Updated on March 30, 2015
, South Pacific Adventist Record
The Adventist Church suffered serious losses when Cyclone Pam battered the South Pacific archipelago of Vanuatu, including the destruction of at least 18 churches attended by 2,400 members.
Twenty pastors lost their homes and all possessions, but they and other local church leaders are more worried about the faith of scores of newly baptized members who also lost everything in the cyclone earlier this month.
The Vanuatu Mission had insurance for its headquarters but not for the churches, schools, and clinics that were damaged or destroyed, said Nos Terry, president of the church’s Vanuatu Mission.
“Yes, the devastation to our church properties is great,” Terry said. “That is a big blow to the members.”
Francois Keet, chief financial officer for the Trans-Pacific Union Mission, said Vanuatu urgently needed funds for building materials and construction teams to replace the lost buildings.
“This is probably one of the disasters in the Pacific Islands where the church has incurred the biggest loss ever,” he said.
Information about damaged and destroyed churches was included in a report released by the Vanuatu Mission this week. The report also mentions damaged schools and clinics.
Terry underscored that the report only focused on church-owned property and did not include hundreds of church members’ homes.
“Of course the people are resilient, trying to do something to rebuild their lives, but I can tell the spirit and morale of some of our members is down,” Terry said. “So please do remember us in your prayers, that the loss of earthly temporal possessions will not have an adverse impact on the spirituality of our people, especially the newly baptized members.
“Instead this experience will strengthen their commitment to the Lord, this is what I pray would happen,” he said.
Last year, Vanuatu saw record baptisms in connection with two evangelistic series. The thousands of new members filled existing churches to overflowing. The challenge of nurturing the new members and finding space for them in churches has been heightened by Cyclone Pam’s destruction.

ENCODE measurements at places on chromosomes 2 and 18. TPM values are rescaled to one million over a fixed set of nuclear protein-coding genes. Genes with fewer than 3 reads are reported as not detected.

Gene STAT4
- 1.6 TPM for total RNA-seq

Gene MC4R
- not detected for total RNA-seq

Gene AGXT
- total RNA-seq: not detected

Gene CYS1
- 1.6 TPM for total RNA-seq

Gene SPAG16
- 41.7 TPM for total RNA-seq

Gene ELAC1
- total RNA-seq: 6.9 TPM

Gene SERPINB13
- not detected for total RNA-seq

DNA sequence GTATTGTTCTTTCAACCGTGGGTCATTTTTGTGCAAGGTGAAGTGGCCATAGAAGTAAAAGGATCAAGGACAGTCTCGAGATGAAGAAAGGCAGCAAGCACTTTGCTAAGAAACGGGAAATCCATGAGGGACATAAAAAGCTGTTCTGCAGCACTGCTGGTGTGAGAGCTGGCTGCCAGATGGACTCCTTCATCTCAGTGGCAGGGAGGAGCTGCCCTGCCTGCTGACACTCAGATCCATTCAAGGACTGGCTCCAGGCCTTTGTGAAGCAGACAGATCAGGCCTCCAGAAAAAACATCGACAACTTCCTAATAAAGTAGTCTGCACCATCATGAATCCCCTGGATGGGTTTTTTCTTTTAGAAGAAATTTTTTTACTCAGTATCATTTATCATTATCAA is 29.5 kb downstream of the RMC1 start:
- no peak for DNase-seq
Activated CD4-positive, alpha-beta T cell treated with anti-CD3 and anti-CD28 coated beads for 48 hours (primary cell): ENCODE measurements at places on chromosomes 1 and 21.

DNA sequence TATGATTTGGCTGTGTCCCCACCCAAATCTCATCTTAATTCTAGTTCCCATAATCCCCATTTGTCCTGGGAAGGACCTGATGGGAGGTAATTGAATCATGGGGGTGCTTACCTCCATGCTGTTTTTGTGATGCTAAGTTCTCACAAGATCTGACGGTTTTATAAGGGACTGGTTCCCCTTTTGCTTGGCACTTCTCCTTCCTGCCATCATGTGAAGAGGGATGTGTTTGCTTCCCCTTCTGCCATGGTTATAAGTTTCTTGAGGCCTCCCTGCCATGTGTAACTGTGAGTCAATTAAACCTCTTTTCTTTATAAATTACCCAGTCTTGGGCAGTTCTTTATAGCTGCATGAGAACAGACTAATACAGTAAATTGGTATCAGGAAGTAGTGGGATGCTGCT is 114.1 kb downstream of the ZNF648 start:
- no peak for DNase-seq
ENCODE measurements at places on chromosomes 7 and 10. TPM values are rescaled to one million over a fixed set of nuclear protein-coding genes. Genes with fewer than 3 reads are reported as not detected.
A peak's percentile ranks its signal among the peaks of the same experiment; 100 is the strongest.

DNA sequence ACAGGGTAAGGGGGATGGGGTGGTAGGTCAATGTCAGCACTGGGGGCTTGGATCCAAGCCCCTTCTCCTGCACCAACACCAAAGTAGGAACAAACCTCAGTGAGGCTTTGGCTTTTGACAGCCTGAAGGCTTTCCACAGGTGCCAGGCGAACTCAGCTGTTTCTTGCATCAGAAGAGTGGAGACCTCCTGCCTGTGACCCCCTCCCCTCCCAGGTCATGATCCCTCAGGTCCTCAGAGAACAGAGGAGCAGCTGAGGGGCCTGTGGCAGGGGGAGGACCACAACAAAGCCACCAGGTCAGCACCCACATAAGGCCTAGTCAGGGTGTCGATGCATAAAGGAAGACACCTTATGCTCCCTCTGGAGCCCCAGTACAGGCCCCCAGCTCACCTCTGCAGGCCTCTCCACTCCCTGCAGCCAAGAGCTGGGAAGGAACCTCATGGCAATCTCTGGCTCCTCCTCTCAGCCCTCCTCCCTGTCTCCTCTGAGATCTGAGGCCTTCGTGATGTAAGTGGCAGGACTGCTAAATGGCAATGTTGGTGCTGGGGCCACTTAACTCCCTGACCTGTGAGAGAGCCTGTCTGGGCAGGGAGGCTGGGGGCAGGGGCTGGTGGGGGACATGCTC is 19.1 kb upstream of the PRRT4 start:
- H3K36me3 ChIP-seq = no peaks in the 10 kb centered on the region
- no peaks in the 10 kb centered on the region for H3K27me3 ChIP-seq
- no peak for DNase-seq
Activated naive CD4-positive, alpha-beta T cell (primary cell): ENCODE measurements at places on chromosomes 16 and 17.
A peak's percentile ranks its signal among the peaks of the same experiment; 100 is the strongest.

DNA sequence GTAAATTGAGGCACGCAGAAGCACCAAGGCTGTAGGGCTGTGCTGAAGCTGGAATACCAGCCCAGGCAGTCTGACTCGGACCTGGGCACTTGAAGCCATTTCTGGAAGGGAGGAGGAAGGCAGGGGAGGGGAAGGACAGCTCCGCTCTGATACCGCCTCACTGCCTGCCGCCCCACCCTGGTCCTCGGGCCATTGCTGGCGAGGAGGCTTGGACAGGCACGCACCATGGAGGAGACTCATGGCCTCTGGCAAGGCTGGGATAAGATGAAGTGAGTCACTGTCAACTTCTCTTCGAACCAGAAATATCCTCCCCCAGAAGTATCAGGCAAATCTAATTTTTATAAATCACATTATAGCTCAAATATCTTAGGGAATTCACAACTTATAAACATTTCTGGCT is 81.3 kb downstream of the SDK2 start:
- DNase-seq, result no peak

Many church-owned structures that remain standing, including at least 10 churches, have lost roofs or sustained other damage.
“The urgent need for most of our churches that are destroyed is tarpaulins that can be used to provide temporary shelter for worship, and even to house some of our pastors who have lost their homes,” Terry said.
He said about 20 pastors have lost their homes, personal belongings, and books.
“So I am appealing for anyone who has spare books,” he said.
The church also has lost equipment. All three satellite dishes at the Vanuatu Mission compound were destroyed. A solar-powered hot-water system on the roof of the Vanuatu Mission president’s house was destroyed, and most of the mission’s IT equipment suffered water damage.
Four Adventist elementary schools on the island of Tanna were completely destroyed: Enikis, Leaur, Lowanata and Entaniue.
The Maumau elementary school and most of the Kwataparen junior high school on the island of Efate were destroyed, and most of the Port Quime High School on Epi was destroyed.
Six Adventist clinics operate on Vanuatu. Only one, the Port Quime clinic, suffered some damage, to its roof, ceiling, and walls. A nurse’s house also was damaged.
Adventist Church leaders around the Pacific are calling for prayer and support for the church in Vanuatu as it starts to rebuild.
“We would need our brothers and sisters to help to rebuild our churches and schools at least, not to mention our homes,” Terry said. “The extent of the damage is beyond our capabilities.”
A special fund, held in trust by the South Pacific Division, is being set up to help with the reconstruction of Adventist churches and schools that have been damaged. These donations will not be tax deductible and can be made through the Adventist eGIVING website.
ADRA have also established a Vanuatu Disaster fund, but money donated to this fund will be used to support ADRA projects throughout Vanuatu and not to rebuild churches that have been destroyed.
Click here to read Terry's complete report on the damages to church properties across Vanuatu.